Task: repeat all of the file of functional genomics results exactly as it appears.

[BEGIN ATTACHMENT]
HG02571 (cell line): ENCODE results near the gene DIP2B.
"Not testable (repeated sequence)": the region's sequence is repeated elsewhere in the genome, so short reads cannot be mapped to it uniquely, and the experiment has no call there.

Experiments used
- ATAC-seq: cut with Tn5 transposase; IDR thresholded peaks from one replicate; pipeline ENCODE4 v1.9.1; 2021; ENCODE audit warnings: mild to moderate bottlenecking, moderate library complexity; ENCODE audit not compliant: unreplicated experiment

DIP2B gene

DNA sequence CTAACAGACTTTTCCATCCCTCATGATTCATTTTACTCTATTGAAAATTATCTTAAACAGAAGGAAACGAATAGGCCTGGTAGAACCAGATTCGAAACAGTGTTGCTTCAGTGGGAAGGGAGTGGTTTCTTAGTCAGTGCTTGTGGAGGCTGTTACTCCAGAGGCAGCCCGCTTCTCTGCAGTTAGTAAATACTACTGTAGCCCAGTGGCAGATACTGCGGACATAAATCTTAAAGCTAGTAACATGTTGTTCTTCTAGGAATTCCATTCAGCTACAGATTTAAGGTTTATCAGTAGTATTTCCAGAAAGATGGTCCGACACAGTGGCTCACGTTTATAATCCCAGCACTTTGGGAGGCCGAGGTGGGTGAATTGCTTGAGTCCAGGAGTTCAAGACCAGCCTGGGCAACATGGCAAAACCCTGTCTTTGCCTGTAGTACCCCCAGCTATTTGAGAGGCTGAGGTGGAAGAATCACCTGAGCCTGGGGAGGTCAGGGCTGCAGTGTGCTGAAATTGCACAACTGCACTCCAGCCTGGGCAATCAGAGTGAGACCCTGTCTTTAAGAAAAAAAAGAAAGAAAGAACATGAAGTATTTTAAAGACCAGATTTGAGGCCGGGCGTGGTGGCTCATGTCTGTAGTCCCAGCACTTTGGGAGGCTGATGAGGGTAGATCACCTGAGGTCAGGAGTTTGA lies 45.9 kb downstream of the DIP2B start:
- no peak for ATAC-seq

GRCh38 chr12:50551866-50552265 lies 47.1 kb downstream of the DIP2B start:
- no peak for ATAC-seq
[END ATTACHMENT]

HG02571 (cell line): ENCODE results near the gene DIP2B.
"Not testable (repeated sequence)": the region's sequence is repeated elsewhere in the genome, so short reads cannot be mapped to it uniquely, and the experiment has no call there.

Experiments used
- ATAC-seq: cut with Tn5 transposase; IDR thresholded peaks from one replicate; pipeline ENCODE4 v1.9.1; 2021; ENCODE audit warnings: mild to moderate bottlenecking, moderate library complexity; ENCODE audit not compliant: unreplicated experiment

DIP2B gene

DNA sequence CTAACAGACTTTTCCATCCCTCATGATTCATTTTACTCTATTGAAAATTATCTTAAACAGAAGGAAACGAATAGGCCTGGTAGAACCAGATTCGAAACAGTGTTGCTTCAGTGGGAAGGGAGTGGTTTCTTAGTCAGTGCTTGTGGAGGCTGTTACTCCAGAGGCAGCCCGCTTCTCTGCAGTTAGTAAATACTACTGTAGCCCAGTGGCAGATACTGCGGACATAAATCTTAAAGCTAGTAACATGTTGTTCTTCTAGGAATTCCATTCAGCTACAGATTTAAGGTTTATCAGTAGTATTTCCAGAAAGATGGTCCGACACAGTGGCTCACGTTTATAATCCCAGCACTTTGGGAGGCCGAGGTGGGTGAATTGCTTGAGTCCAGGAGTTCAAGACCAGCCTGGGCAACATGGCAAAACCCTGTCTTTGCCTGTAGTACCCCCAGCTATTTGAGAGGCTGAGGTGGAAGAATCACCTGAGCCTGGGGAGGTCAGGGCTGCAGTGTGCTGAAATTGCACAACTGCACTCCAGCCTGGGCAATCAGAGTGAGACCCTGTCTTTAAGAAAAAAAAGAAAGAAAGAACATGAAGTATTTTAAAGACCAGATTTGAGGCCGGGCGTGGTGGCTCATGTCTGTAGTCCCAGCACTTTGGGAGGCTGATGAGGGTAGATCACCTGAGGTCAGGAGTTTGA lies 45.9 kb downstream of the DIP2B start:
- no peak for ATAC-seq

GRCh38 chr12:50551866-50552265 lies 47.1 kb downstream of the DIP2B start:
- no peak for ATAC-seq